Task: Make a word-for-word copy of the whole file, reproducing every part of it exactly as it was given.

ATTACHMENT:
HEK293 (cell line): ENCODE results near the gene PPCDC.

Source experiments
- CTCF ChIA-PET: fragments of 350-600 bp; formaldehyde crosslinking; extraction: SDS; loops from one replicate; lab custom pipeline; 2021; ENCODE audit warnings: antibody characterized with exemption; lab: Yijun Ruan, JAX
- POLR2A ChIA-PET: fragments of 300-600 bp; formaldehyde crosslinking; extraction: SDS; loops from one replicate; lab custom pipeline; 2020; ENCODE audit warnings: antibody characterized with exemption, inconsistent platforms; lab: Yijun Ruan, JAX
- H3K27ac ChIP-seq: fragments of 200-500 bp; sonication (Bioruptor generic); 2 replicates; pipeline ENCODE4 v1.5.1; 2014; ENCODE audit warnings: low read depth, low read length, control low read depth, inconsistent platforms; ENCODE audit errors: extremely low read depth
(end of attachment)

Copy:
HEK293 (cell line): ENCODE results near the gene PPCDC.

Source experiments
- CTCF ChIA-PET: fragments of 350-600 bp; formaldehyde crosslinking; extraction: SDS; loops from one replicate; lab custom pipeline; 2021; ENCODE audit warnings: antibody characterized with exemption; lab: Yijun Ruan, JAX
- POLR2A ChIA-PET: fragments of 300-600 bp; formaldehyde crosslinking; extraction: SDS; loops from one replicate; lab custom pipeline; 2020; ENCODE audit warnings: antibody characterized with exemption, inconsistent platforms; lab: Yijun Ruan, JAX
- H3K27ac ChIP-seq: fragments of 200-500 bp; sonication (Bioruptor generic); 2 replicates; pipeline ENCODE4 v1.5.1; 2014; ENCODE audit warnings: low read depth, low read length, control low read depth, inconsistent platforms; ENCODE audit errors: extremely low read depth